TUPE – One Employee Was an ‘Organised Grouping’

May 27, 2015

TUPE – One Employee Was an ‘Organised Grouping’

A service provision change under the Transfer of Undertakings (Protection of Employment) Regulations 2006 (TUPE) takes place when, immediately before the change, there is an 'organised grouping of employees' that has as its principal purpose the carrying out of the relevant activities on behalf of the client – TUPE Regulation 3(3)(a)(i).

In Eddie Stobart Limited v Moreman and Others, the Employment Appeal Tribunal (EAT) held that to qualify for protection under TUPE, the employees carrying out the relevant activities before the change must be organised in some sense by reference to the requirements of the particular client. It will not be a relevant transfer where a group of employees happen to find themselves working on tasks for that client because of shift patterns and working practices, but without any deliberate planning or intent.

In a further case on this issue (Rynda (UK) Limited v Rhijnsburger), the Court of Appeal has ruled that a property manager who had worked for an international firm of estate agents was capable of constituting an organised grouping of employees within the meaning of the Regulation.

Ms Rhijnsburger began working for Rynda (UK) Limited at the beginning of 2011. Prior to that, she had been employed by Drivers Jonas Services Company since May 2009. Initially, she had worked under a six-month fixed-term contract managing a portfolio of commercial properties in the Netherlands for Rynda UK's parent company. From October 2009, she was offered a permanent role, working on the Dutch portfolio and also taking on some responsibility for managing the portfolio of German properties. From late March 2010, after a short absence from work owing to illness, it was agreed that she would no longer assist with the German portfolio. She was then solely responsible for managing the Dutch properties and had no other duties. Following a merger in April 2010, the company was no longer involved in managing the German properties.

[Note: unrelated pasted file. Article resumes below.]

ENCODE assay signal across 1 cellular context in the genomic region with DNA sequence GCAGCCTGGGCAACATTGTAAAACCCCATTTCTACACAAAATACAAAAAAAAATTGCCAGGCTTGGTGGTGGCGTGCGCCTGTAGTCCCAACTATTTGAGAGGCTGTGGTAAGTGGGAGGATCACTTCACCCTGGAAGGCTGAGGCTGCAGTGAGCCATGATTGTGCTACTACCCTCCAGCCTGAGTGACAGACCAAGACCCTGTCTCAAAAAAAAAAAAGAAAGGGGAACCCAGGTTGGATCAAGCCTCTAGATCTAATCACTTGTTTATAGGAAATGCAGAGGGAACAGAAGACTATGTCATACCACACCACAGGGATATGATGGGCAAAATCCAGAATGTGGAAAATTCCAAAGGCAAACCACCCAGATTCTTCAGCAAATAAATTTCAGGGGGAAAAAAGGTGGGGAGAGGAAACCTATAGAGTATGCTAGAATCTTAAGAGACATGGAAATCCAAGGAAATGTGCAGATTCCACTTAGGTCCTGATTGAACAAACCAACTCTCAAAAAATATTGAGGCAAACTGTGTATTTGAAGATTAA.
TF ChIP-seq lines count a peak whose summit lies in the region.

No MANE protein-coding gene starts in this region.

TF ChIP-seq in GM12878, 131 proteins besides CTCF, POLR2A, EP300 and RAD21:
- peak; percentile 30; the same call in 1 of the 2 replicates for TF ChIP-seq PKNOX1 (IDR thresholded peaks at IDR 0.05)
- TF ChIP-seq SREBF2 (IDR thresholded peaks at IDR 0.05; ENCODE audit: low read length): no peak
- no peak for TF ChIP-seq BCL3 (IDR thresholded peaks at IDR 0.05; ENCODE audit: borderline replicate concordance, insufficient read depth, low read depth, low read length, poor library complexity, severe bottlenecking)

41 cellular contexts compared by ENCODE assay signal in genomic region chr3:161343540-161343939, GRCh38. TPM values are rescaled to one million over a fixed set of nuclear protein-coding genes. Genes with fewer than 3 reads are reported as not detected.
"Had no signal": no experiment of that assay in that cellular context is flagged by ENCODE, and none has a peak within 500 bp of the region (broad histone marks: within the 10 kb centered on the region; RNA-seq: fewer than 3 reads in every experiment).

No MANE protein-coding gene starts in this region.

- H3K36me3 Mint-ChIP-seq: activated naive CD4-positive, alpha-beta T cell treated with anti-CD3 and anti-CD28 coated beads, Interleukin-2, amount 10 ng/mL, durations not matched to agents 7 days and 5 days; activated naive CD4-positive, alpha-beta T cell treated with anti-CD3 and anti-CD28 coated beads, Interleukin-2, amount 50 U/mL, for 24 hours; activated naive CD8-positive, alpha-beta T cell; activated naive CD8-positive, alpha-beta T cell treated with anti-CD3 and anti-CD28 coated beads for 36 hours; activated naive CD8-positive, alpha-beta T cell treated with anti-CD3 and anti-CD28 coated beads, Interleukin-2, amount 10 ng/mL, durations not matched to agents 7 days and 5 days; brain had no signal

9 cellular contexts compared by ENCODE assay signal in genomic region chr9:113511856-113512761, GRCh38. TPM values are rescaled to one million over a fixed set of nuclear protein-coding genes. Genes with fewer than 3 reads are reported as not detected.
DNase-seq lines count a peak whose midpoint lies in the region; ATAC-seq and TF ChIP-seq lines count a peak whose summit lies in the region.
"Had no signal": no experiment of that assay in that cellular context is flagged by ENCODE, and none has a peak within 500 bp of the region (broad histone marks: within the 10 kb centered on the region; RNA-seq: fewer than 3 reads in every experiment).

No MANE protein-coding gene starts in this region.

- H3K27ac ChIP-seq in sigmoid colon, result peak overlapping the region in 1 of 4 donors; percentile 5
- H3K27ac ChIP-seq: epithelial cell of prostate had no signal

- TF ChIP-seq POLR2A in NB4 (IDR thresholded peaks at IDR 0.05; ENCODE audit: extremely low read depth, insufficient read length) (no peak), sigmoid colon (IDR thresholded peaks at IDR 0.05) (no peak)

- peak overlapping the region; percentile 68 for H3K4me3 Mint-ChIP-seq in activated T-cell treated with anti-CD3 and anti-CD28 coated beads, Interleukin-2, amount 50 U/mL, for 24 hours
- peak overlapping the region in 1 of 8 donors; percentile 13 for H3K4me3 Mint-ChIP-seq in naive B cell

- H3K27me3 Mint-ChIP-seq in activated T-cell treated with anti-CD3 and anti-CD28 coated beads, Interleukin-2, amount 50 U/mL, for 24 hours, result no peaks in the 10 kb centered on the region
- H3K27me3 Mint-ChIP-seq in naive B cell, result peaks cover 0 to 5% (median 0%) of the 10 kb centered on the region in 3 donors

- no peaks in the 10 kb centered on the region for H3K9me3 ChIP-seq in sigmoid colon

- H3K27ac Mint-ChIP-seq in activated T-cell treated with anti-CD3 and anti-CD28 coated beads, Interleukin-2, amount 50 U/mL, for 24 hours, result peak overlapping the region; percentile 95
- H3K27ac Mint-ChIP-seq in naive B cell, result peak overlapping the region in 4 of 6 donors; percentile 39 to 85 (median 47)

A decision was subsequently made to withdraw from managing the portfolio of properties altogether and the function was transferred to Rynda UK at the end of 2010. Ms Rhijnsburger continued doing precisely the same job as before, managing the properties in the Netherlands.

On 2 September 2011 Ms Rhijnsburger lost her job after falling out with her new bosses and argued before the ET that her dismissal was unfair.

In those circumstances, a preliminary issue arose as to whether her employment had automatically transferred to her new employer. If not, she did not have sufficient continuity of service to bring a claim. That issue, in turn, hinged on whether she was capable of constituting an 'organised grouping of employees' within the meaning of TUPE.

The ET, and subsequently the EAT, held that she was. In dismissing the employer's appeal, the Court of Appeal found that, notwithstanding that she was just one person, the earlier rulings contained no error of law. Immediately prior to the transfer, Ms Rhijnsburger comprised a group of only one person working exclusively on the Dutch property portfolio. The circumstances were different from those in the Eddie Stobart case because the situation arose as a result of a positive decision on the part of Ms Rhijnsburger's employer and was not a matter of 'happenstance'.